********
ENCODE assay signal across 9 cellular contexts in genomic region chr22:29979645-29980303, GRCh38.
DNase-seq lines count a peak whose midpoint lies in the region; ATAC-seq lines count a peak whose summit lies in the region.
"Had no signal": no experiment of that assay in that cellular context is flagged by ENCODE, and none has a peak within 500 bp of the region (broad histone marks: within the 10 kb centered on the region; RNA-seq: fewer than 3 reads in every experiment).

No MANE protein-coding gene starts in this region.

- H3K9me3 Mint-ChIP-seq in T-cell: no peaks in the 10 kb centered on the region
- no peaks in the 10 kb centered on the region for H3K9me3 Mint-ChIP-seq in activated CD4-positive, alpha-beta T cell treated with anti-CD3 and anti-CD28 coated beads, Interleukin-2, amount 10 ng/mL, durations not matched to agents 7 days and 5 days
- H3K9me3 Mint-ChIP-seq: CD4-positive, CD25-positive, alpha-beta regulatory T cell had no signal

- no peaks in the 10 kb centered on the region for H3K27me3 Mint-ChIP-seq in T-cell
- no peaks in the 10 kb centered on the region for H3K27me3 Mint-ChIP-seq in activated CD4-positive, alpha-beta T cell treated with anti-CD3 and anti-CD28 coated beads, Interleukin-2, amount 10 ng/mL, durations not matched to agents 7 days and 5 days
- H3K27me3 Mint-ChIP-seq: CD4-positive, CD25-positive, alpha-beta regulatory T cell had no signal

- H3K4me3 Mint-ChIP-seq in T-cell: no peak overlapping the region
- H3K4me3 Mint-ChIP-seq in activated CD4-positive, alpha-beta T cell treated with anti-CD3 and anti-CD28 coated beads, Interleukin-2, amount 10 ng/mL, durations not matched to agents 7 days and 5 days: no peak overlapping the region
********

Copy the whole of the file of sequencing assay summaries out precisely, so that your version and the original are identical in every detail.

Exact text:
ENCODE assay signal across 9 cellular contexts in genomic region chr22:29979645-29980303, GRCh38.
DNase-seq lines count a peak whose midpoint lies in the region; ATAC-seq lines count a peak whose summit lies in the region.
"Had no signal": no experiment of that assay in that cellular context is flagged by ENCODE, and none has a peak within 500 bp of the region (broad histone marks: within the 10 kb centered on the region; RNA-seq: fewer than 3 reads in every experiment).

No MANE protein-coding gene starts in this region.

- H3K9me3 Mint-ChIP-seq in T-cell: no peaks in the 10 kb centered on the region
- no peaks in the 10 kb centered on the region for H3K9me3 Mint-ChIP-seq in activated CD4-positive, alpha-beta T cell treated with anti-CD3 and anti-CD28 coated beads, Interleukin-2, amount 10 ng/mL, durations not matched to agents 7 days and 5 days
- H3K9me3 Mint-ChIP-seq: CD4-positive, CD25-positive, alpha-beta regulatory T cell had no signal

- no peaks in the 10 kb centered on the region for H3K27me3 Mint-ChIP-seq in T-cell
- no peaks in the 10 kb centered on the region for H3K27me3 Mint-ChIP-seq in activated CD4-positive, alpha-beta T cell treated with anti-CD3 and anti-CD28 coated beads, Interleukin-2, amount 10 ng/mL, durations not matched to agents 7 days and 5 days
- H3K27me3 Mint-ChIP-seq: CD4-positive, CD25-positive, alpha-beta regulatory T cell had no signal

- H3K4me3 Mint-ChIP-seq in T-cell: no peak overlapping the region
- H3K4me3 Mint-ChIP-seq in activated CD4-positive, alpha-beta T cell treated with anti-CD3 and anti-CD28 coated beads, Interleukin-2, amount 10 ng/mL, durations not matched to agents 7 days and 5 days: no peak overlapping the region